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afghanistan, her understanding and support of that is truly inspiring. if the we profoundly thank you, mrs. patraeus. ordaz -- we've brownley thank you, mrs. patraeus. i also want to express my gratitude to general mcchrystal for his great service over three decades. fate takes strange pathways' at times. the general mcchrystal is a hallmark of leadership and character. the challenges we face are in many ways as complex or more complex than general patraeus in the rigid when he assumed command in iraq. news reports in afghanistan is that things are spotty. some normal activities have
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returned to helmand province, and insurgents intimidation continue to threaten governance in the south. the karzai government has yet to live -- yet to deliver services in regions locally. and news reports suggest that minorities are concerned about karzai's overtures to taliban leaders through pakistani intermediaries. at our hearing two weeks ago, general patraeus emphasized that "a counterinsurgency operation is a roller-coaster experience." but he said that in his view the introductory has generally been upward despite the tough losses. i have long believed that the number one mission in afghanistan is building the capacity of the afghan security forces to be able to take increasingly -- increasing responsibility for their own security.
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general patraeus said, two weeks ago that increasing the size and capacity of afghan security forces is "central to achieving progress in afghanistan." u.s. and isaf forces need to focus their resources and energy on this effort. there is a significant shortfall, still, of trainers to provide basic instruction to afghan recruits and mentors to imbed with afghan units in the field. building the capacity of the afghan security forces to provide security is simply not -- is not simply what we seek. it is what the afghan people seek. that is what we were told by a hundred or so elders in afghanistan last year. they told us that we should equip and train the afghan army to provide for their country's security and hen we should depart. the 16 delegates to the afghanistan peace jirga beginning at -- at the beginning of this month adopted a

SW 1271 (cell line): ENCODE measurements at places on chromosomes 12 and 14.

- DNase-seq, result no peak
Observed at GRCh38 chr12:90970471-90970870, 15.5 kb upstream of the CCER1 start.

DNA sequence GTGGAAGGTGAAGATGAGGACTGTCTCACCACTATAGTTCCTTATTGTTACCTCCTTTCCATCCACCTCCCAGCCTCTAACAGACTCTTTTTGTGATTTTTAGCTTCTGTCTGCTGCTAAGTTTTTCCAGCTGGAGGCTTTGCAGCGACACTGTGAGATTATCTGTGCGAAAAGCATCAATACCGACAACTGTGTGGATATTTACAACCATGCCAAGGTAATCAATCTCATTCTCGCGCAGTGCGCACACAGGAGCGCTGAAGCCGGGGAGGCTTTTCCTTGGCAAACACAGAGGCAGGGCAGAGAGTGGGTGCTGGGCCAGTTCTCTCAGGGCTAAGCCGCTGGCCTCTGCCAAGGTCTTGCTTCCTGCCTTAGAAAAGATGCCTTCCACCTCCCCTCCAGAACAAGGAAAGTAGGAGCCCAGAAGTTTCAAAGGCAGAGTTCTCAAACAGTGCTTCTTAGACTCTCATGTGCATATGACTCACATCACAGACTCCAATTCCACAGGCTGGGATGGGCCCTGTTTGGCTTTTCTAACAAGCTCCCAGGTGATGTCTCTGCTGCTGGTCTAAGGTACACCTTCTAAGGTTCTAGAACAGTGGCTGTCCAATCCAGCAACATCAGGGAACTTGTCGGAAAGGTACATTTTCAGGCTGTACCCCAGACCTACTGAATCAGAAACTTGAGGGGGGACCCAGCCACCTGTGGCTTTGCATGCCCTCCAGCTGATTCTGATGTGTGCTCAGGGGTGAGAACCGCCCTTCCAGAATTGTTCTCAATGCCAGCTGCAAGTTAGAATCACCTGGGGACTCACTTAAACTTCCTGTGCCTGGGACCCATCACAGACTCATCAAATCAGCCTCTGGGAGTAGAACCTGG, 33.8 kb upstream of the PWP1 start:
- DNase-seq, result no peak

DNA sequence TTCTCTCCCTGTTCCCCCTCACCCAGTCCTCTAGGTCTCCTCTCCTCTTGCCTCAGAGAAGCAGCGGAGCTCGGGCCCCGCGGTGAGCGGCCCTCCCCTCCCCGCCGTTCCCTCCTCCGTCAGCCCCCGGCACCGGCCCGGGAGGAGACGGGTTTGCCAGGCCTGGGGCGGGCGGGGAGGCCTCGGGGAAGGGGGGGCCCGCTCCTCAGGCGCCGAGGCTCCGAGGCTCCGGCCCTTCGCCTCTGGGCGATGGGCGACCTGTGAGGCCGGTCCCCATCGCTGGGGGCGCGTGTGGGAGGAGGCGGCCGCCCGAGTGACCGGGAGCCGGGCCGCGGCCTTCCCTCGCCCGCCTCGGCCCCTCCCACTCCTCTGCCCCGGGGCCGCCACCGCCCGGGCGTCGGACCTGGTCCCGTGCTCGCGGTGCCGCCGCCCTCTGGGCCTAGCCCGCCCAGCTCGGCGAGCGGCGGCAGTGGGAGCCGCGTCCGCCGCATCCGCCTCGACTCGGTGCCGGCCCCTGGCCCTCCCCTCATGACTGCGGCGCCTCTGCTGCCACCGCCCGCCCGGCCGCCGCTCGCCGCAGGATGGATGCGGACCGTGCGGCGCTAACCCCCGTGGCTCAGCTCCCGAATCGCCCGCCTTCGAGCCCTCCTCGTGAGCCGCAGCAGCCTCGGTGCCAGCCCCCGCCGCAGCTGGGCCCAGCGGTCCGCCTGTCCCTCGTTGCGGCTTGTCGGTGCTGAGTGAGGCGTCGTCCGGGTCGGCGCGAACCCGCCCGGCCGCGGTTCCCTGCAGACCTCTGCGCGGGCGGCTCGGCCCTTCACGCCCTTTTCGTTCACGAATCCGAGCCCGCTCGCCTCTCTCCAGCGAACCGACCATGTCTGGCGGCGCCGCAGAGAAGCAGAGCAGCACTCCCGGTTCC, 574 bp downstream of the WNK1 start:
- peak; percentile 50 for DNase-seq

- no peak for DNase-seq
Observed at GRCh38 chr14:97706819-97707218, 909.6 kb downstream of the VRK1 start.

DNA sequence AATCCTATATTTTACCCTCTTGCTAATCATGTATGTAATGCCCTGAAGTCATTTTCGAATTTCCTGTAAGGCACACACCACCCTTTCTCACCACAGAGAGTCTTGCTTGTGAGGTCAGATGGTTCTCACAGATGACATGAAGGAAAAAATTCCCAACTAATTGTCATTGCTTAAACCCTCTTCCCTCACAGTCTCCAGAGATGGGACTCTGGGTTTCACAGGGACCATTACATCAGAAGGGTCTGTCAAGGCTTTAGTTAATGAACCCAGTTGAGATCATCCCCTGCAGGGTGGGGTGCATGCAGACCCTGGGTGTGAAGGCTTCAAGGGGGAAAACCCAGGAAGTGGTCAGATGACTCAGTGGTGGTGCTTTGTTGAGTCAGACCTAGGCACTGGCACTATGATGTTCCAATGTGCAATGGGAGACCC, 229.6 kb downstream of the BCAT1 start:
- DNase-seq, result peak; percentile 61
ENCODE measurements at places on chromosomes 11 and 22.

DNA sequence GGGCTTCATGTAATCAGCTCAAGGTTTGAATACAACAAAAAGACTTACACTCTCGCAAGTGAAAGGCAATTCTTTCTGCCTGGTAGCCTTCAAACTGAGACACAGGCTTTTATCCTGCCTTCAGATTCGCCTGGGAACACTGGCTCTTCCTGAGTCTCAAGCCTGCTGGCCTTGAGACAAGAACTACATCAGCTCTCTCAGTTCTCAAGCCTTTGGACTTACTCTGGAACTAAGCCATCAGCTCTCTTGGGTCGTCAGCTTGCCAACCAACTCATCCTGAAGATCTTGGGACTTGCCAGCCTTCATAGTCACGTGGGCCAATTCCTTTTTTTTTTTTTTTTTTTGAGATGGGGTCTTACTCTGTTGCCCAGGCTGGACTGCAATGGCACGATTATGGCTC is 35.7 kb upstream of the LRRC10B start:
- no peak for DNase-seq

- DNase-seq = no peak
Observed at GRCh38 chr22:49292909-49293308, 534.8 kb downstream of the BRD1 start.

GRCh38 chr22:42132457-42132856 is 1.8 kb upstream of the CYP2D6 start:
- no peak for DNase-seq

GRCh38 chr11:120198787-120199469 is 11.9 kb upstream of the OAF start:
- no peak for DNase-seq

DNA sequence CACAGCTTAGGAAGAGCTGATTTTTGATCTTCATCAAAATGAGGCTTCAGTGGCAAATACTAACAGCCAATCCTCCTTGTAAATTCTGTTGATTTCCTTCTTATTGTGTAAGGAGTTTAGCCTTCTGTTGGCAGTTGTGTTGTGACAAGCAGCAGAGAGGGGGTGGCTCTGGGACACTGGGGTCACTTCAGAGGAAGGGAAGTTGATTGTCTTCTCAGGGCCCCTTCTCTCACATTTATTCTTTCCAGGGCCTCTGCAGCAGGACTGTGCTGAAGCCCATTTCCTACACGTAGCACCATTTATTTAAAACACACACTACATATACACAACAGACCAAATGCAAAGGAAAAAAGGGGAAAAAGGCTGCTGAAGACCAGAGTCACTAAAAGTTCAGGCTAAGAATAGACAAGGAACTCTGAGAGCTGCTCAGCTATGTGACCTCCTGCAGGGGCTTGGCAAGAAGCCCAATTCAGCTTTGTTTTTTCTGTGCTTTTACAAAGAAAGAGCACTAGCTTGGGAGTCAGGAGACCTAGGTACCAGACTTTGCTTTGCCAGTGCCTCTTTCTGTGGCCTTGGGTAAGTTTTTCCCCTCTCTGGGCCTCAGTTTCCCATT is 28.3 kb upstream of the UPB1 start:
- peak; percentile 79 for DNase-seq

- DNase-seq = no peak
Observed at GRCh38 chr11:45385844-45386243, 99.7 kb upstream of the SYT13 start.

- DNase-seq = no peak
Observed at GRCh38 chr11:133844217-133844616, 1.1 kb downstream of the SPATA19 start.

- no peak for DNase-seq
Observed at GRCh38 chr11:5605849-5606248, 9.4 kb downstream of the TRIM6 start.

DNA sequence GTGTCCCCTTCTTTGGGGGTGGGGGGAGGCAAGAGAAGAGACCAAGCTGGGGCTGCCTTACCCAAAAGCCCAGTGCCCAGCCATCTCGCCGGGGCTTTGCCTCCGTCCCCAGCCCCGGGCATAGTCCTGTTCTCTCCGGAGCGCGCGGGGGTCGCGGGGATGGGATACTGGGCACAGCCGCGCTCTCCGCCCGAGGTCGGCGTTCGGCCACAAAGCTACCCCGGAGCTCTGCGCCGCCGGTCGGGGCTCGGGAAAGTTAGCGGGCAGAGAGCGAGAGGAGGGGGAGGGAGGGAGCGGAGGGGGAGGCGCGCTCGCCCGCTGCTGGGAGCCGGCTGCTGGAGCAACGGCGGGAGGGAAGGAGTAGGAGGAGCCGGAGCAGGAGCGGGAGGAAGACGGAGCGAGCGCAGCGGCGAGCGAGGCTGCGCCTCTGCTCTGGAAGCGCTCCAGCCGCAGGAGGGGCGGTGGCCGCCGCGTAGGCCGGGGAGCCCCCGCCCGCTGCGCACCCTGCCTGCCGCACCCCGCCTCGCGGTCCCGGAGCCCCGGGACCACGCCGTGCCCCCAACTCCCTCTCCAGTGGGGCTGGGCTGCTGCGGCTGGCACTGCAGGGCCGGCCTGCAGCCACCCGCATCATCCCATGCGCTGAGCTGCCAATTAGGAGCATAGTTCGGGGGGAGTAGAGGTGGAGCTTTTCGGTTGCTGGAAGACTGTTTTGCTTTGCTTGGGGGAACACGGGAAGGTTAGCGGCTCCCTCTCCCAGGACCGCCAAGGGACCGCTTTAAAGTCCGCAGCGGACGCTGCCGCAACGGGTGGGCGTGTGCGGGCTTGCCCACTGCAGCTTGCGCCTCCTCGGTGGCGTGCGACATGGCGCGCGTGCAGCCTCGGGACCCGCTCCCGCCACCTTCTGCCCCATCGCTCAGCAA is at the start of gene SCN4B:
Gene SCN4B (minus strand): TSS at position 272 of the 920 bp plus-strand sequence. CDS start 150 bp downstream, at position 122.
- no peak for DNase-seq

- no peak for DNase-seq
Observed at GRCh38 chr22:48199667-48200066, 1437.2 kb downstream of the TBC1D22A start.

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resolution calling on the international community to "expedite the equipping and training of the afghan forces so that they can begin providing their own security for their own country and people pergo there are reports that there are relatively -- people." there are reports that there are relatively few recruit trained to sufficiently do this. there are over 70,000 combat troops. in the past, isaf reported that over half of afghan battalions were capable of conducting operations either independently or with coalition support. however, a recent report released just today by the special inspector general for afghanistan reconstruction finance and the capability rating system used by the training mission "overstated
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operational capabilities of the afghan security forces" and has not provided reliable or consistent assessments. isaf agreed with that report. and it recently they have adopted a new standard for measuring afghan capability, by which measure a around one-third of afghan units are now determined to be effective with coalition support in conducting operations. however, even under the new measure, there are significantly more afghan army troops that could lead operations in kandahar in the 7250 afghan troops nowlin kingara. -- lead operations in kandahar, in the 7250 afghan troops in nowlin kingara.